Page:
Join us on 22 March to discuss how social care services can work with other agencies to identify and tackle child protection risks
According to koodakpress، Efforts to combat child abuse and child sexual exploitation have traditionally taken a reactionary – rather than preventative – approach. But in the wake of scandals across the country, councils and organisations are redesigning child protection to try to identify and address risks before they escalate.
A change of process at Rochdale borough council means that young people have more time to build a relationship with their social worker before sharing any personal or sensitive information. In Newcastle, children’s and adults’ social care have been brought together under one directorate to support people throughout their life.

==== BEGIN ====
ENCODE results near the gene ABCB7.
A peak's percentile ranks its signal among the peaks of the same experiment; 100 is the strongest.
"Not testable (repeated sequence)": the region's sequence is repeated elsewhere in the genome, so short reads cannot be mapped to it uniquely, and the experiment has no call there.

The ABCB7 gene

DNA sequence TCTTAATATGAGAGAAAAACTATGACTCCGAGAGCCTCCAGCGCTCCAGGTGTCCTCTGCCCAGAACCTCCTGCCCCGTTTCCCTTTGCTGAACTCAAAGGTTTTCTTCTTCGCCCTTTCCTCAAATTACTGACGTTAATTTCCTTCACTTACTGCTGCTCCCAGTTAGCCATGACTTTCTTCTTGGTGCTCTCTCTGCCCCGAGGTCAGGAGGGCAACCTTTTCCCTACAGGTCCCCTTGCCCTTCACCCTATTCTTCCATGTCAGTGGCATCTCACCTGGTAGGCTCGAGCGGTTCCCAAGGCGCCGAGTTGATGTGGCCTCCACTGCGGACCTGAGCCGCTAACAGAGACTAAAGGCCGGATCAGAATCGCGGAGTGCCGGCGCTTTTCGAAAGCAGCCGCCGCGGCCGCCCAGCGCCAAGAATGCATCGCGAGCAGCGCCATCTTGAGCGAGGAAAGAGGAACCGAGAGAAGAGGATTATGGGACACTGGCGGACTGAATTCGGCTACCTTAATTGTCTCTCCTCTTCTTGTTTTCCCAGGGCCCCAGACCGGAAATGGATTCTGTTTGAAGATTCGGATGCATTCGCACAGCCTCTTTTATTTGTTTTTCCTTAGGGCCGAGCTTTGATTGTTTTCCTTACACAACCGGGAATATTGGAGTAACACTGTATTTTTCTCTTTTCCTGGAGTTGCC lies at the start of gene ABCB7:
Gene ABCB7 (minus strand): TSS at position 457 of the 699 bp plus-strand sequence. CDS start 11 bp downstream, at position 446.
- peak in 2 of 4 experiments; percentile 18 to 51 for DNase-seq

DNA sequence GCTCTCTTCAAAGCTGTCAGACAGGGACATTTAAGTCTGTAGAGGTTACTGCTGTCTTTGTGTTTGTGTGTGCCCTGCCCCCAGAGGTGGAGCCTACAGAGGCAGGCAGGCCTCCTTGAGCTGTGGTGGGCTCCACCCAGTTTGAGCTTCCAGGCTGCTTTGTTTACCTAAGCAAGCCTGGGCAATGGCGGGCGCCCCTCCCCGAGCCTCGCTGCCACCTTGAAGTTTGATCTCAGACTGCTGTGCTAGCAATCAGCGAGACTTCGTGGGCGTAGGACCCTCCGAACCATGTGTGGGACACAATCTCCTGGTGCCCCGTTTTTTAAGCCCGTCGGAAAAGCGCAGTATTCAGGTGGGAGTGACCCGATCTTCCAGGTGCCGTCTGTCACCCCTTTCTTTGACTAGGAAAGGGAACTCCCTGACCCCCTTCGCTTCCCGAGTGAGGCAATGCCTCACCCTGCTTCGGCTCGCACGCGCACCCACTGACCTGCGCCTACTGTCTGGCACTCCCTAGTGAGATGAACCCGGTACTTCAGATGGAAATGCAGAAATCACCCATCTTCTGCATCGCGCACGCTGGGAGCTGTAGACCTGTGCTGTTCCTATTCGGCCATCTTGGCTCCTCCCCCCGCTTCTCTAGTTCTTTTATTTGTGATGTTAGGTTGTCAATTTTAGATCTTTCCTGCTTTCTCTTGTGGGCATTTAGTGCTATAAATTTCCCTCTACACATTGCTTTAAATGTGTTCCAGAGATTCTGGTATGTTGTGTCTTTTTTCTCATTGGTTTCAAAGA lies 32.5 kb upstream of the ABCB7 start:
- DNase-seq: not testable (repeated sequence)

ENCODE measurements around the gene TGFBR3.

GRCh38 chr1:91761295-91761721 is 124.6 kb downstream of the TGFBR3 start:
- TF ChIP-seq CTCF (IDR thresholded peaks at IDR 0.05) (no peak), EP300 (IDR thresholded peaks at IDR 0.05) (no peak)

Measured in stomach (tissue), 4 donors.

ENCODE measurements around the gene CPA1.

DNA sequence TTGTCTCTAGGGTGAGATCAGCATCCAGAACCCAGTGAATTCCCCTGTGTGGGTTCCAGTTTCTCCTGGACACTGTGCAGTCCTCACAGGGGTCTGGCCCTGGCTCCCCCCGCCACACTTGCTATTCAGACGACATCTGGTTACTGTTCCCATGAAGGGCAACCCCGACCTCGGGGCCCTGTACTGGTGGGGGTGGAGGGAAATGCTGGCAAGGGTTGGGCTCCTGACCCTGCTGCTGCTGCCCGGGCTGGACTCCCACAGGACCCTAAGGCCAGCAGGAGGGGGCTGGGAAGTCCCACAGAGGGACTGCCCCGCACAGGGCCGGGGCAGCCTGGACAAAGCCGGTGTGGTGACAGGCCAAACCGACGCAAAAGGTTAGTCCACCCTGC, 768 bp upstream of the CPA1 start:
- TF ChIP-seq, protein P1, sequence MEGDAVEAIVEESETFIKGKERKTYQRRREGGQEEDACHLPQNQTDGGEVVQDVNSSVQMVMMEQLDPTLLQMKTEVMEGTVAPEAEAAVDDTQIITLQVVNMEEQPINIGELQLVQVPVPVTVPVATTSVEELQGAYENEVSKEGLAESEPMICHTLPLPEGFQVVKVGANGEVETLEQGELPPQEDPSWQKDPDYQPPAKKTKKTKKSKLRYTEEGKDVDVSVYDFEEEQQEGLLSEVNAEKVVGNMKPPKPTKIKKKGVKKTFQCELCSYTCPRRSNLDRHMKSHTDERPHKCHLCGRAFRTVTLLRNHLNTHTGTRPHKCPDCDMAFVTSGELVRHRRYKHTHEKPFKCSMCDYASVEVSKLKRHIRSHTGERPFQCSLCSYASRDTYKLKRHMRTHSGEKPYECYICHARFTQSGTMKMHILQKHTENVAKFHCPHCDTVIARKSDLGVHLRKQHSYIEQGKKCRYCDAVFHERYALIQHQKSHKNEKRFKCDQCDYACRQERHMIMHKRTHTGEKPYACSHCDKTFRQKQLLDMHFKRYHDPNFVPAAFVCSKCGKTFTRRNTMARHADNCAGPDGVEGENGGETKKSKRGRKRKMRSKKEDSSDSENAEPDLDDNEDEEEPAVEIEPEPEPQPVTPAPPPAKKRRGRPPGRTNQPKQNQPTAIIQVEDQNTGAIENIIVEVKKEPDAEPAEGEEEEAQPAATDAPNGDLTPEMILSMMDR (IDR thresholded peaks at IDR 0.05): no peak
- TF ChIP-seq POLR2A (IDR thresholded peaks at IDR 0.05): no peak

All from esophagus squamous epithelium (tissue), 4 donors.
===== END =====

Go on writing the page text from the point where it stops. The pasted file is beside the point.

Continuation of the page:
But safe environments for children and young people can only be ensured when agencies work together, argues David N Jones of the Association of Independent Local Safeguarding Children Board Chairs. Local-level partnerships – between social care and health services, schools, and voluntary and community groups – are often most effective in supporting vulnerable children and tackling risk at its root.
So how can agencies and organisations best work together to prevent child abuse and neglect? Are there limits to what social care professionals can do? How should best practice be shared across the sector? And in what way can social work training be adapted to best safeguard children.